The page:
Bottarga – An Italian ingredient that I love but cannot really afford it as much as I want to.
I was thinking about what Bottarga is; well it is smoked cakes of dried fish roe that you grate over some fresh Pasta or may be silky potato puree. But in a functional description, it adds a rich flavour because of its Protein content, fishy (not everybody likes the fishiness), salty, a little smoky and it tends to have a touch of acidity (mild and not over powering).
So, I thought I could try and recreate it without the fish roe. Here comes another of Natures greatest Protein sources, the humble egg. Here is what I did and I will post the results once I taste it.
- Four Organic Cage free Eggs local farm store. If this works right, I may have to go find a local farmer who can give me a bunch of it since I have plans for this.
- Got a Tupperware 6 inch square and layered about 2/3 cup of Kosher salt. I used Diamond Crystal since I had it at home. I don’t think it matters what brand but you don’t want it too coarse; that leads to reduction of contact with the egg. Too fine and it may get too salty from too much contact.
- Made four divots in the salt with my fingers.
- Separated the Yolks from the whites with my hands, taking care to get as much of the stringy extra membranous bits without breaking the membrane and releasing the yolk to run.
- Laid each of the yolks in the divots. Used another 2/3 cup of salt to cover the yolks completely. Loosely put the lid on top and shoved it into the back corner of the fridge. The salt has to pull out the moisture from the yolk.
Three days later…
- The yolks look gelatinous. They are still a little soft at this point since a lot of moisture has been pulled out but they are not quite dry. A good time to get the acidity on to them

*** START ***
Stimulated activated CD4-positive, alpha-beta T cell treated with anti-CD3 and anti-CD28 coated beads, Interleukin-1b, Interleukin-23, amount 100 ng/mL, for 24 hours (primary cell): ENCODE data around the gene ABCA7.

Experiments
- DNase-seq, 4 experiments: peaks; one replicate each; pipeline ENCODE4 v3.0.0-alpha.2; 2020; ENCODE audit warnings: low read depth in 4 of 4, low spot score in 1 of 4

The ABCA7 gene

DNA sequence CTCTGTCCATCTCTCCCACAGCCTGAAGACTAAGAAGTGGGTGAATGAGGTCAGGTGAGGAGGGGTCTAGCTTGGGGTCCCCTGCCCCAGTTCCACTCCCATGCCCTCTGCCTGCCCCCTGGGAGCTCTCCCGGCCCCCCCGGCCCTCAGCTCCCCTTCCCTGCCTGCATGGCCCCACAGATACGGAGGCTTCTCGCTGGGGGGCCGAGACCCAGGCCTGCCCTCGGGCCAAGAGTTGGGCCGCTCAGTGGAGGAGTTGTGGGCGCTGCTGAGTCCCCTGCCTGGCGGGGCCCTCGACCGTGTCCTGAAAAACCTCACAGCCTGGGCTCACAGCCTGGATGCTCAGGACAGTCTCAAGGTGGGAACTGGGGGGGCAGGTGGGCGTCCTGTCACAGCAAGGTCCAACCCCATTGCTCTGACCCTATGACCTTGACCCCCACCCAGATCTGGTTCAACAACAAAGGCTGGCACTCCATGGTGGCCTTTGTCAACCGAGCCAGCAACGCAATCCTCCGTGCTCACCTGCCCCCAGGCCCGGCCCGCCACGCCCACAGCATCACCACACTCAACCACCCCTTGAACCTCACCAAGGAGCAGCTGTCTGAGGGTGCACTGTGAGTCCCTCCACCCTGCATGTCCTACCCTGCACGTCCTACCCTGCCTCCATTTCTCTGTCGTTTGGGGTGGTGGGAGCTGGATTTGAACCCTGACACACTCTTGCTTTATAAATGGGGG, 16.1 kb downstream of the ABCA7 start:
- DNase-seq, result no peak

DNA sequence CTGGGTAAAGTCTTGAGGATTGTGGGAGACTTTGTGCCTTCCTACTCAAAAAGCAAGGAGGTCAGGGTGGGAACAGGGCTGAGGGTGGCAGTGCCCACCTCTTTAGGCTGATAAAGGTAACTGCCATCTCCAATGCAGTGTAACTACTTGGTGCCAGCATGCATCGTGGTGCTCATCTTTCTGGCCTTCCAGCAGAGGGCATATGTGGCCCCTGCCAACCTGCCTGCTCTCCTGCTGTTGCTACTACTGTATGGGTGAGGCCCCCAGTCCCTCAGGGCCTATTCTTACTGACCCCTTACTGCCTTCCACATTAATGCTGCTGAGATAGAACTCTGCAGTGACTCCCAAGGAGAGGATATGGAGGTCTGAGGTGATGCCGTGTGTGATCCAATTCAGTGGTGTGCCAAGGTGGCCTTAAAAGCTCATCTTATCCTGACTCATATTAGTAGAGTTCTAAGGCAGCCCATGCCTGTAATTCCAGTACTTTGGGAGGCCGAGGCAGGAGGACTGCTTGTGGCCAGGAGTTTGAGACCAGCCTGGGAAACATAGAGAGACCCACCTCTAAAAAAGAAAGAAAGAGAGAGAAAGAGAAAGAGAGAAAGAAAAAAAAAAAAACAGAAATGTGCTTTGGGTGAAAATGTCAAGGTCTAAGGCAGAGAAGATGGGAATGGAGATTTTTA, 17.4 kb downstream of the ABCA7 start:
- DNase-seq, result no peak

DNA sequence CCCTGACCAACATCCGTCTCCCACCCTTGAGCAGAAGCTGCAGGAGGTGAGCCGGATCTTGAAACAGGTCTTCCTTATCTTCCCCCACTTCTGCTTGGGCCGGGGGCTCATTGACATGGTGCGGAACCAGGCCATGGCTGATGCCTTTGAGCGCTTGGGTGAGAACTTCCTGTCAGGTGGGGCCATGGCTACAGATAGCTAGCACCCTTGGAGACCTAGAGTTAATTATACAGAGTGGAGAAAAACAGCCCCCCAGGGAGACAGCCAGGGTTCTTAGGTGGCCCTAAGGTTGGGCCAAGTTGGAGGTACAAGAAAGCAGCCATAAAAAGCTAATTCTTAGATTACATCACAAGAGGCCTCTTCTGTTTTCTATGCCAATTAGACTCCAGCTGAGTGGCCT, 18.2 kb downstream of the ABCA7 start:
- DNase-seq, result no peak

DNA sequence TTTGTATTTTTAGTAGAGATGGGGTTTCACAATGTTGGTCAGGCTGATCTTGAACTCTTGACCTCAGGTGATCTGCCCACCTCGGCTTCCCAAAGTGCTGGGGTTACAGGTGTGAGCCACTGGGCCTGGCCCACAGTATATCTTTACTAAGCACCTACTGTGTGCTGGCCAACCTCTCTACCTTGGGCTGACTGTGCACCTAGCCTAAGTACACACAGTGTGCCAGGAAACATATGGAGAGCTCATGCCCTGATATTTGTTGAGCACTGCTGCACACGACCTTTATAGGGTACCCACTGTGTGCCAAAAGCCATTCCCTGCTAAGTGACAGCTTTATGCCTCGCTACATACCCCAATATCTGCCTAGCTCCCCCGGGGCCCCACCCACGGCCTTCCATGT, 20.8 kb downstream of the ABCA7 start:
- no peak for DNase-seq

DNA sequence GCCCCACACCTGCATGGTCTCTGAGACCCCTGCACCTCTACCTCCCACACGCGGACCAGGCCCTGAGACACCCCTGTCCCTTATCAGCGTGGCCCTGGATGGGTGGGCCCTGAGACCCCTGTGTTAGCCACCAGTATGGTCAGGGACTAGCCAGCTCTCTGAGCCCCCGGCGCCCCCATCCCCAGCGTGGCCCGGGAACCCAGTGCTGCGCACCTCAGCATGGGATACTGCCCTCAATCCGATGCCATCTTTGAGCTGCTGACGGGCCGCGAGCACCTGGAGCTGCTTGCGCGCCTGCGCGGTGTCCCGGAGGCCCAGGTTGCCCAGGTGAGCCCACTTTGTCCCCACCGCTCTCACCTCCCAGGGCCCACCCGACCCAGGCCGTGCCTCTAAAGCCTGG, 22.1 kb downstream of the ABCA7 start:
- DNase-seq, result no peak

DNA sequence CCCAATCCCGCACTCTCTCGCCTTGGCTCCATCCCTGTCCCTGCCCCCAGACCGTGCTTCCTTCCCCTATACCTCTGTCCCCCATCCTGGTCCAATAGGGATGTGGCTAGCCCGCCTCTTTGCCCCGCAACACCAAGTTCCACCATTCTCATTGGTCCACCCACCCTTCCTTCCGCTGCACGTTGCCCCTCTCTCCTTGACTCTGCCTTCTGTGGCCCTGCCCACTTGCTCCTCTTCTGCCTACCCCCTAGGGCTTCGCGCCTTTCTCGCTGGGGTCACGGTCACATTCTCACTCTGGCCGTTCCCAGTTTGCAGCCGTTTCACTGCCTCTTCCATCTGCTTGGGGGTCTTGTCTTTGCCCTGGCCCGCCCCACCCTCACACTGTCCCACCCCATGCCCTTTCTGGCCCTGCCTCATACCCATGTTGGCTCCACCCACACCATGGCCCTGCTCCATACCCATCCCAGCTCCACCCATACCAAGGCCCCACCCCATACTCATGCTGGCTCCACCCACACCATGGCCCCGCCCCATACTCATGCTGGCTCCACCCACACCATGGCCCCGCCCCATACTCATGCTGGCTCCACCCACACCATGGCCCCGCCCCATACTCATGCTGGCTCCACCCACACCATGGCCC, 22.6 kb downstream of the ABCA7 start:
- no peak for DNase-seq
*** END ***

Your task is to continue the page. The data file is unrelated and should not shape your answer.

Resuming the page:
- Took some white balsamic vinegar and diluted it by half. Used this vinegar to wash off the salt while gently scrubbing with fingers taking care not to break or scratch the surface of these yolks.
- Layered them on top of a fine mesh cooling grate that fitted in side a Tupperware and put that in the fridge again. Loosely covered the top with a Paper towel; nothing was touching the yolks. This was to dry the yolks further and get them ready for smoking.
- I flipped the yolks after two days to expose the surface in contact with the grate to dry better and left them alone for two more days.
Four days pass… Just forget that they are in your fridge.
- I need to smoke these dried egg yolks. They are dry but not hard crackly dry due to their protein content.
- Set a metal dish on top of the stove, added some Alder wood chips (that is what I had in the garage). Turned the burner to medium under them. When they started smoking, turned the heat down to maintain the smoke but take away the excess heat so you don’t cook the yolks. Inverted a clear Tupperware so I could see the smoke and let them sit in the smoke for about 10 minutes.
- Took them off and lay them not touching each other on top of a coffee filter lining a little plastic Tupperware. Layered a couple of more coffee filters to loosely cover them and they are sitting on my counter. Today is saturday and they have been going two days. I will wait one more day and them I am going to grate them with a microplane and taste them.
They look like Bottarga cakes except they are ovoid rather than the pressed squared off Bottarga cakes you can get at an enormous price at the fancy italian grocery store.
I will tell you what the taste test comes out like tomorrow…
Update: They were absolutely brilliant grated over fresh pasta
Roots – A restaurant in Rutland, Vermont
We went for dinner during our vacation in July to a restaurant named “Roots – The Restaurant” in Rutland, VT. The food was not bad… But I had some issues with the place overall. We ordered a Cheese platter for appetizer. The cheese was not warmed up to Room Temperature. A cold Brie at Fridge temp just does not go far in my mind. The cheese itself was good but when it is fridge cold it does not work. Neither did the blue cheese or the aged goat
cheese. An hour on the sideboard would have done these cheeses a world of good. Well, I ordered a Verdejo to go with my seared scallops main course, The seared scallops dish itself was very well done. The roasted beets were wasted on the plate. The mixed wild mushroom duxelles with shitake, maitake, oyster and woodear was very nice except for a couple of pieces of grit that managed to sneak through. Well I also had a problem with a 3Oz pour of the Verdejo at 9$ a glass. All in all it was an average experience with the value for money being on the low side.
DISCLAIMER: This is a resurrected Post and the review was from mid 2015. Let us not forget that it may be a completely different restaurant now and might just be spectacular.
Mise en Place and why is it so important?